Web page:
Ivan Illich is a very interesting thinker. I fully realise that starting blog posts with these kind of sentences is glib to say the least, but it’s very difficult, (in blog form and time-limit), to outline why. He’s a perceptive critic of institutions and of many of the givens of contemporary society and contemporary design. Possibly best to defer to giving a flavour of his work; this is from a text he gave at John Thackara’s Doors of Perception conference in 1996, the full link is at the bottom;

“…Here I speak to a very special kind of shaman — not teachers or physicians, not prison officials or transportation engineers, but designers. They do not conduct, rather, they design liturgy. They do not govern the enclaves, but act as advisers to those who construct them. They are not the progeny of shoemakers or masons, but the descendants of a Renaissance brain child, the disegno. They are experts in the intentional and reflected integration of sundry artefacts; sources of a new weave that distinguishes the Baroque from the Gothic.

However, designers not only provide the shape of integration, they inevitably spread guiding assumptions about the principles to which the elements of a whole ought to be subservient. Both the cockpit of the car and the humble door handle sell ergonomics; they tickle and attract your seat and your hand. For half a century ergonomics — things designed to fit the body — has been an assumption spread by designers. But the new given you want to put on the agenda, speed, has the power to disembody. It disembodies one’s perception of the falcon no less than of the Beethoven sonata. That is what my friends Trapp and Rieger have just tried to explain, and that is also my main point.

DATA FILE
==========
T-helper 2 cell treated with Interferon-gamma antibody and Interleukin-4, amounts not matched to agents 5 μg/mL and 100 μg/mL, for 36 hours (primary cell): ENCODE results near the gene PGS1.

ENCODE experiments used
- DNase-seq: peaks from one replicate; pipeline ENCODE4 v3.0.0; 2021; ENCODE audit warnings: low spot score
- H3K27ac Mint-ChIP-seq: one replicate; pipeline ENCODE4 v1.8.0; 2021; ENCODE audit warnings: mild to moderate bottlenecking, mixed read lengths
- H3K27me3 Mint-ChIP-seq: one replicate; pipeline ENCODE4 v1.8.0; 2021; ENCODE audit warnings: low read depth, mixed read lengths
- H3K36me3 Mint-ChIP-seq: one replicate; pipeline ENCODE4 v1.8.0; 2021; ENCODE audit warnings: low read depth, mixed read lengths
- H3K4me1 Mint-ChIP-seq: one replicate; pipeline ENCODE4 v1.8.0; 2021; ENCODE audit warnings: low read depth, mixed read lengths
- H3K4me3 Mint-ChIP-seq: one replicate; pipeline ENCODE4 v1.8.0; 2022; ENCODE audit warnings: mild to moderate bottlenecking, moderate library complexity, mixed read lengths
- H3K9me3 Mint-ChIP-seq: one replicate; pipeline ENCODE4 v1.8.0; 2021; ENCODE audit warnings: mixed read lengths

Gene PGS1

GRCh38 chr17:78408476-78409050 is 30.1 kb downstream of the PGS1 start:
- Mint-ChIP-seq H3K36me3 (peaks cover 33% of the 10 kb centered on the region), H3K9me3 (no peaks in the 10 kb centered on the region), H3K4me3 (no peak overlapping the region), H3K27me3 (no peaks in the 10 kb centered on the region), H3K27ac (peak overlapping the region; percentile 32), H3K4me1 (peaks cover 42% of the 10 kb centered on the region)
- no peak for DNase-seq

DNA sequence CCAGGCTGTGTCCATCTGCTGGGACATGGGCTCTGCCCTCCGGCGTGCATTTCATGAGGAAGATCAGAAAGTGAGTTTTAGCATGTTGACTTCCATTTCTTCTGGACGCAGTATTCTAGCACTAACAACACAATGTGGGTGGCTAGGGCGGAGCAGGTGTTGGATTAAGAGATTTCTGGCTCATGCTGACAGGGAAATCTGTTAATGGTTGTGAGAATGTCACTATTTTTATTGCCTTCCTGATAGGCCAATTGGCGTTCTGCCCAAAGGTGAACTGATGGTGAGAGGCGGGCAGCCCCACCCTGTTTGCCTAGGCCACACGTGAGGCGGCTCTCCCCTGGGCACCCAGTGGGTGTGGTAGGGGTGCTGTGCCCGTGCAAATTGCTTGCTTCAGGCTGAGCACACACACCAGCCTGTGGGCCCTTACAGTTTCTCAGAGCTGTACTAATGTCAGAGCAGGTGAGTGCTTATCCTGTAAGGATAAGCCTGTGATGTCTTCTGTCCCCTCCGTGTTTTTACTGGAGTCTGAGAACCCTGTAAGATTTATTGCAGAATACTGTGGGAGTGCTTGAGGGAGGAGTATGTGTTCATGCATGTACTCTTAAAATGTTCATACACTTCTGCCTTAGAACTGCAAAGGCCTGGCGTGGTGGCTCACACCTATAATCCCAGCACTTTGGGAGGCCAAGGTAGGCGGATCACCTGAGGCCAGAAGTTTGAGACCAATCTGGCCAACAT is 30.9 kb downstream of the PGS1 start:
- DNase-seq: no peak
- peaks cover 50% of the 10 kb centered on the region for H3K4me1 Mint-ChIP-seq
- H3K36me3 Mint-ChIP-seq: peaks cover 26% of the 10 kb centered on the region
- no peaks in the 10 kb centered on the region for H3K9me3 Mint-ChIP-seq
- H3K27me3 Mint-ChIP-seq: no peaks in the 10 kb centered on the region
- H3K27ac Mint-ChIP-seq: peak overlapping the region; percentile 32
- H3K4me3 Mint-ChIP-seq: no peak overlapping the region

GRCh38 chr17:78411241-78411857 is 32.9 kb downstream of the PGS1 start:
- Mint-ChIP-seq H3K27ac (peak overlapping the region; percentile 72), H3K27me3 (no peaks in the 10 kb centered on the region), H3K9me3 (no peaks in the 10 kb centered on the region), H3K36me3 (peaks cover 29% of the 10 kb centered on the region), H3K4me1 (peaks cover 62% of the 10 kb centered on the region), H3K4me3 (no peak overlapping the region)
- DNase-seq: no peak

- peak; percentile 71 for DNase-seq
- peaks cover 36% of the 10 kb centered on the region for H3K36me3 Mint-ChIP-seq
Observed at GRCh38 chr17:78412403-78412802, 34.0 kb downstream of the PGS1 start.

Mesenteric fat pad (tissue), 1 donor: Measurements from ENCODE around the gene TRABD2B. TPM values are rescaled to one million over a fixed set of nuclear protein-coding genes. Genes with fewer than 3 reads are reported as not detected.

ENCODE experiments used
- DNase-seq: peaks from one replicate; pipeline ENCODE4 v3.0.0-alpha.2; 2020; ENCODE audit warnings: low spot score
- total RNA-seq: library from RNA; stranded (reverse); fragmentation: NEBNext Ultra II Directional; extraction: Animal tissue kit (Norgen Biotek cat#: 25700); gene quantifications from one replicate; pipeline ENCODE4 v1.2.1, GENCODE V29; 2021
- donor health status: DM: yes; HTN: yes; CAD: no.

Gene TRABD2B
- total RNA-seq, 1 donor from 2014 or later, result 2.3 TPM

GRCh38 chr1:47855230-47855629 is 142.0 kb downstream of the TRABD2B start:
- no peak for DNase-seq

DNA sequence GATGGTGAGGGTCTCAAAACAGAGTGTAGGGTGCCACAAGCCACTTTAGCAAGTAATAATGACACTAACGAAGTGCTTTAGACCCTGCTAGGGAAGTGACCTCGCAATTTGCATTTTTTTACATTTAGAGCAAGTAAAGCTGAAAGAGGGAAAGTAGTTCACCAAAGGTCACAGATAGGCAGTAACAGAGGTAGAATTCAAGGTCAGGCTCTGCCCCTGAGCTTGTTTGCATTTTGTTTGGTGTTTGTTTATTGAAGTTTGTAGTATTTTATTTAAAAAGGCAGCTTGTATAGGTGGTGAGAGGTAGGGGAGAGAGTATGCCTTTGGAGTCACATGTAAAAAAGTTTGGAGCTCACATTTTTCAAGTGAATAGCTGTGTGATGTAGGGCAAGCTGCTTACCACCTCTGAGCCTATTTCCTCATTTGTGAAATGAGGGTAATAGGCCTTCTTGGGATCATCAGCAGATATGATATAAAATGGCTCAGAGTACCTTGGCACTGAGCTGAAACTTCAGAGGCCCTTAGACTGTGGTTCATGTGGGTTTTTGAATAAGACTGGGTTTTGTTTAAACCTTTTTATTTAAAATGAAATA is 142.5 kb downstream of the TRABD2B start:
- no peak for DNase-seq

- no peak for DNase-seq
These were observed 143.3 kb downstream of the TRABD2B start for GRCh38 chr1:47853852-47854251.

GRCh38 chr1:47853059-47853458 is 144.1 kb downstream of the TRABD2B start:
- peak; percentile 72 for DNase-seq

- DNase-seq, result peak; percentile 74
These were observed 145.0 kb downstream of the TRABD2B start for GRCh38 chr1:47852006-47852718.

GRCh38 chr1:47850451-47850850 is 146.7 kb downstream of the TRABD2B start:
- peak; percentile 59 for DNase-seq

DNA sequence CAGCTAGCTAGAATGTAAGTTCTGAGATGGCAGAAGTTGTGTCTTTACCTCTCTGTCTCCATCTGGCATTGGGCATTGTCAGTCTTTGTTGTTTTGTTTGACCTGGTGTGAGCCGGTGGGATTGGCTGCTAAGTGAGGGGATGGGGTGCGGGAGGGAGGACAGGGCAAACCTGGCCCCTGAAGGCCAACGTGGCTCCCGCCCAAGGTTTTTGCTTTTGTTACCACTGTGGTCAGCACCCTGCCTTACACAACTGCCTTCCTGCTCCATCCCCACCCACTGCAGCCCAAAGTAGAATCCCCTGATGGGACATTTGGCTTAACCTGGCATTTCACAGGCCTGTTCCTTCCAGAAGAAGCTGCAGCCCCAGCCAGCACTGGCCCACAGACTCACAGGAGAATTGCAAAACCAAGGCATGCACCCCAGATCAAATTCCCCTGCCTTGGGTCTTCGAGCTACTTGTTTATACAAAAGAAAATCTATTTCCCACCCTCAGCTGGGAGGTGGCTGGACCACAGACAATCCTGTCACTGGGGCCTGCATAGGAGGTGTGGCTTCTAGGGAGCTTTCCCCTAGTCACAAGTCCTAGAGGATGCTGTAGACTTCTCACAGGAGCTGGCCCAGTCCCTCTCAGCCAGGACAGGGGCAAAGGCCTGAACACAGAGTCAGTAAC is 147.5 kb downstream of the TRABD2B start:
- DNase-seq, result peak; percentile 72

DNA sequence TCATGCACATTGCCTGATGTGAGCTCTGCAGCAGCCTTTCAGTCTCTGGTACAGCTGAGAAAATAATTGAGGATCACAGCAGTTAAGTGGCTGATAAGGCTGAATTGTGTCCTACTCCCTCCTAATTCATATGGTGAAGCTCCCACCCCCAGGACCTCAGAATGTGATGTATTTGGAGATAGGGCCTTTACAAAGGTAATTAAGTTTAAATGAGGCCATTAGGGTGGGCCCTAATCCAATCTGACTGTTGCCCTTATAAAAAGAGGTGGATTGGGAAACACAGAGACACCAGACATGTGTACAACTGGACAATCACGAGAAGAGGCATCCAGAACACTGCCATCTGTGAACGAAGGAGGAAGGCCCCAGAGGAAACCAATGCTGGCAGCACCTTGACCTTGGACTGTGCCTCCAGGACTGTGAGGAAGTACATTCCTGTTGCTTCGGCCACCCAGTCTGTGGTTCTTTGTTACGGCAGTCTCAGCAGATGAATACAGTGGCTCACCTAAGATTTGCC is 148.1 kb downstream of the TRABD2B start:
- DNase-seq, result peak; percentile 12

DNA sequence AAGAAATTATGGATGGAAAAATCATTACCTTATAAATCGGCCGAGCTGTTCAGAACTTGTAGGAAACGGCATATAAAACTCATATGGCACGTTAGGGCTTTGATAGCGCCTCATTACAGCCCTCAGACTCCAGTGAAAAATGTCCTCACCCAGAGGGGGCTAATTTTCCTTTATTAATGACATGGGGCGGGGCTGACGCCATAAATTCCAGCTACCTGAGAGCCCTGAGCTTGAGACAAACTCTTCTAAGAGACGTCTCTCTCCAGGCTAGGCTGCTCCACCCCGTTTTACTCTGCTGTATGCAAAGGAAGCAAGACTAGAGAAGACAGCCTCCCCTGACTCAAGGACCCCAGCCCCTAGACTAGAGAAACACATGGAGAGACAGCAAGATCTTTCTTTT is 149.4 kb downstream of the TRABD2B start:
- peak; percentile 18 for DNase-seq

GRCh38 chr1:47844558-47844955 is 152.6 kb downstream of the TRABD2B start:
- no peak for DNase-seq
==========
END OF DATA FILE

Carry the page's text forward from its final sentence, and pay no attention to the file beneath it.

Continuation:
For decades, design has peddled speed, most of the time surreptitiously and uncritically. Faster seemed better. Now you want to open a new epoch with the claim that slow speed can be beautiful, and appropriate speed optimum. You want to open an era of intense speed awareness, and promote it by means of design. You want design that hails the postmodern slobbies: slower but better working people who punctiliously protect their appropriate pace.”

via Speed? What Speed? Prisoners of Speed, by Ivan Illich: Change Observer: Design Observer.

Chance, by Design

I have some issues with Dr Aleks Krotoski’s BBC Radio 4 programme – Last Bus to Serendip, (but yes, we all have issues don’t we, hmmm, critical designers, hmmmmmm, sitting round, having issues with things). Anyway, despite these ‘issues’, there are a couple of good interviews in there – the best with James Burke, presenter of Connections, an episode of which you can see above.

watching us

this is a fantastic resource that has a wealth of information on topics relevant to modern society and globalised culture.